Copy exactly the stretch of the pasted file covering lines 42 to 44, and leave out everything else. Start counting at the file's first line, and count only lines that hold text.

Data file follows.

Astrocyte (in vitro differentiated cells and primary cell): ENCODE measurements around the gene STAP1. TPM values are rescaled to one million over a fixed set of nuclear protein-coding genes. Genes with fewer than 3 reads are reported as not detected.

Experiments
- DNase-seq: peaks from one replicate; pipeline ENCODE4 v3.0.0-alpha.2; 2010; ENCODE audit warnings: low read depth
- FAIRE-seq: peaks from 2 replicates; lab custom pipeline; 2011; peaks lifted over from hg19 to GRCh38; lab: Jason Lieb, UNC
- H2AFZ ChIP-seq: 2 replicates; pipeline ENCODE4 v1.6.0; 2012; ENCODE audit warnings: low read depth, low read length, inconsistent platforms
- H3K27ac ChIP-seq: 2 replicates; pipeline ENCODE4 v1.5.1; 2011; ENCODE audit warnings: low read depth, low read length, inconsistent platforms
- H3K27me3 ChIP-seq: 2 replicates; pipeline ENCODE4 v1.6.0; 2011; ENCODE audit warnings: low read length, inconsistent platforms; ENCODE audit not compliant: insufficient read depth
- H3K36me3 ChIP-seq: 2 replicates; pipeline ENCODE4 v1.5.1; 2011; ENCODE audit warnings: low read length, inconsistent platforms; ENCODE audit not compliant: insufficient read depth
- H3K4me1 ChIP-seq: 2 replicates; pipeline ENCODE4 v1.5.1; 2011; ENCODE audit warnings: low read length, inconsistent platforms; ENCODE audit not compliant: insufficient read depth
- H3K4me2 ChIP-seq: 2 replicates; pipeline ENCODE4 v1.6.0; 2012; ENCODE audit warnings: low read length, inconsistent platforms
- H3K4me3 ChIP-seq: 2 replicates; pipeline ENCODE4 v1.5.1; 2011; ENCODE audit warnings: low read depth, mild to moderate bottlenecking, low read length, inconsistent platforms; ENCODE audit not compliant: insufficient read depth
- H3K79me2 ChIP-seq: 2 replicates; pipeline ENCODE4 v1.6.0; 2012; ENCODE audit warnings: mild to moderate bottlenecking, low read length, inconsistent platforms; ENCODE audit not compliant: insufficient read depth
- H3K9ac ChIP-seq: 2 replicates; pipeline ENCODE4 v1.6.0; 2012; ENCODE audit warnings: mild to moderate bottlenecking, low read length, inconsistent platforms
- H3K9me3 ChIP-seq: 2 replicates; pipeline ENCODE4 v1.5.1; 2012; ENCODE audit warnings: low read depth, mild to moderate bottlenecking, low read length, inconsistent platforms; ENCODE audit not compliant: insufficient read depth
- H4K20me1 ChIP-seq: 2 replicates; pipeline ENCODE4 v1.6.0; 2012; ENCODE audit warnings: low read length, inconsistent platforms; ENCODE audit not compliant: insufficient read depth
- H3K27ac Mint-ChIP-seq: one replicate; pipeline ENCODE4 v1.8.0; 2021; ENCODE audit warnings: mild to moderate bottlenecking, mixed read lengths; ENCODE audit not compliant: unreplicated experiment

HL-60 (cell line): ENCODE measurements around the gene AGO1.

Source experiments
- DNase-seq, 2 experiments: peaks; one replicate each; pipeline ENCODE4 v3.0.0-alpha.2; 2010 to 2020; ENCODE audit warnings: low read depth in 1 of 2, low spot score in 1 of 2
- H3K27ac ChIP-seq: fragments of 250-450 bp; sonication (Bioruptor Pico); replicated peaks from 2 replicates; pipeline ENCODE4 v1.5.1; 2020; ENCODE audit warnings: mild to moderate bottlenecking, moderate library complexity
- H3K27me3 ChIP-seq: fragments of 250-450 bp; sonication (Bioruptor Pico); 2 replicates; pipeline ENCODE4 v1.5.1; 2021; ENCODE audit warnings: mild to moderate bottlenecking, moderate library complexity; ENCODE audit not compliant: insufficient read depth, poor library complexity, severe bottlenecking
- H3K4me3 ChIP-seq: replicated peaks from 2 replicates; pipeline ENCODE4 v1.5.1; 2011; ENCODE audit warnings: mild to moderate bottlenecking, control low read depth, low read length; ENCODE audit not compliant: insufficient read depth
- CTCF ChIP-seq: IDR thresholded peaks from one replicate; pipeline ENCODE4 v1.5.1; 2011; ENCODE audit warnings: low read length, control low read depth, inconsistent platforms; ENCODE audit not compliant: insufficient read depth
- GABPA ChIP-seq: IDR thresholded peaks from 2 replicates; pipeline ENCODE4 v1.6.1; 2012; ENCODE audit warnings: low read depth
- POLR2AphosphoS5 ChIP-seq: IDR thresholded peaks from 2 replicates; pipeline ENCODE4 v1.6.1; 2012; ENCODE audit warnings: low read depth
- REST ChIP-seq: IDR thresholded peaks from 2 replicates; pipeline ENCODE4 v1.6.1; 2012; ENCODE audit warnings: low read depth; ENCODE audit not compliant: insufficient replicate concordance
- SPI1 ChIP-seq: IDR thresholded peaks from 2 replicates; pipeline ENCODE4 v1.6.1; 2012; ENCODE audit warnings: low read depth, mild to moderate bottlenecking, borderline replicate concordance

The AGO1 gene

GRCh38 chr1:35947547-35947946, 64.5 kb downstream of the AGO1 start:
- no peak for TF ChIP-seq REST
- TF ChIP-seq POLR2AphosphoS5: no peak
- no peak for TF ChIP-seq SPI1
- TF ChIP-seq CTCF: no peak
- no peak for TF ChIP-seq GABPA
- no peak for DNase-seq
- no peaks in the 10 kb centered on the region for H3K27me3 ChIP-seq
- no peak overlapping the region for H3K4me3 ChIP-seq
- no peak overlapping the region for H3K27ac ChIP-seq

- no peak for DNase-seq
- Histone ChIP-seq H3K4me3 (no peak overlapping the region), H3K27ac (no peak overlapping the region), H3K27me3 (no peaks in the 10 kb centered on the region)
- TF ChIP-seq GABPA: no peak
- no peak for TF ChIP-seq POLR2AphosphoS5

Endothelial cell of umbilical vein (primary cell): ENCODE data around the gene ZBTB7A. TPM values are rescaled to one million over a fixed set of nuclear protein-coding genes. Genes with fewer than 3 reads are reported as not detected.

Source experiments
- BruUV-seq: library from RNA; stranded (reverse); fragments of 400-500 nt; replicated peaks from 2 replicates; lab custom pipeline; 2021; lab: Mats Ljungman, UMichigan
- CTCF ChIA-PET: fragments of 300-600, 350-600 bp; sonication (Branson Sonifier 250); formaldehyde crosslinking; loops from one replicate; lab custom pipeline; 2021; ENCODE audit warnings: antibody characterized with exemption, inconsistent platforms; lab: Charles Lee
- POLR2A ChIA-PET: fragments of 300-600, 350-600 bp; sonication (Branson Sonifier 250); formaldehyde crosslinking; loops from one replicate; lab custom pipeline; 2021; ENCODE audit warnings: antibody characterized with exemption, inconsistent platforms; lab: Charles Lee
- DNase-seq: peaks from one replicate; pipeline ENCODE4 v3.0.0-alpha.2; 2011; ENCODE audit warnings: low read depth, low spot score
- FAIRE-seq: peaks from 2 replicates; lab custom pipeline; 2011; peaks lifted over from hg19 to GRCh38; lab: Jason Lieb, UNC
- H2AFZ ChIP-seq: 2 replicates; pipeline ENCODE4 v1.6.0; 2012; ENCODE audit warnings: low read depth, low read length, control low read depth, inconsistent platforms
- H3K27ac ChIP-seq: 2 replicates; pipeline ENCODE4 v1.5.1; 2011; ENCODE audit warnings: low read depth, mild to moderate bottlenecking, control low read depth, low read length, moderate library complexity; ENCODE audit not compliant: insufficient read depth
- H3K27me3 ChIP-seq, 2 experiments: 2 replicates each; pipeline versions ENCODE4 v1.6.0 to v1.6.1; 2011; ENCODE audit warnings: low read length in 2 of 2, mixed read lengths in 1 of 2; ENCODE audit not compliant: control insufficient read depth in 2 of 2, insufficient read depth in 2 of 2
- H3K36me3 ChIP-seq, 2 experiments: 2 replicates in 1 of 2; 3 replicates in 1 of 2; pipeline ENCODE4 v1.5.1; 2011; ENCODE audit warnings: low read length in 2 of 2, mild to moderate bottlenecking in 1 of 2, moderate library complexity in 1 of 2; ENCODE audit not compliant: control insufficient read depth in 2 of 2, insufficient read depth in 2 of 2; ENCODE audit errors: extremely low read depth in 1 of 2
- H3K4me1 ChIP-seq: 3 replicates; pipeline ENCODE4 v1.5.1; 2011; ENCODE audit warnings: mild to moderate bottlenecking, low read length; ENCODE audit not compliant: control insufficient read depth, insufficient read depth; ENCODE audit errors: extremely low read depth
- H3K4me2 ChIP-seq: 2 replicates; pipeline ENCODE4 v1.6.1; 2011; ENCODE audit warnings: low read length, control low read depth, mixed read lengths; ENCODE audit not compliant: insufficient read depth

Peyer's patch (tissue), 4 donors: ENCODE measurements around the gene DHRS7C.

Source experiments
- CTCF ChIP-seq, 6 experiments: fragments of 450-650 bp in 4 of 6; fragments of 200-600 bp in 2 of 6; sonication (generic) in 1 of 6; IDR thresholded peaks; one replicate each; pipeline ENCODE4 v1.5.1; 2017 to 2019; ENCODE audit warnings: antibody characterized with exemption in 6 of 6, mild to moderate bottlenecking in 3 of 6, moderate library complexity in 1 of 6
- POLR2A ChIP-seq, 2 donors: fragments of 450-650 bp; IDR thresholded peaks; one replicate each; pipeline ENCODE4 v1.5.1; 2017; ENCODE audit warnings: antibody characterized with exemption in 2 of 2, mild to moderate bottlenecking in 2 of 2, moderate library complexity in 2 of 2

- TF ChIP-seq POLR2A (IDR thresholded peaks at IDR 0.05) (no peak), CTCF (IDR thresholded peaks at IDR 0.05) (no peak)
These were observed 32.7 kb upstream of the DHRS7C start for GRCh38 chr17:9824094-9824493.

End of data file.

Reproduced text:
- no peak for TF ChIP-seq POLR2AphosphoS5

Endothelial cell of umbilical vein (primary cell): ENCODE data around the gene ZBTB7A. TPM values are rescaled to one million over a fixed set of nuclear protein-coding genes. Genes with fewer than 3 reads are reported as not detected.

Source experiments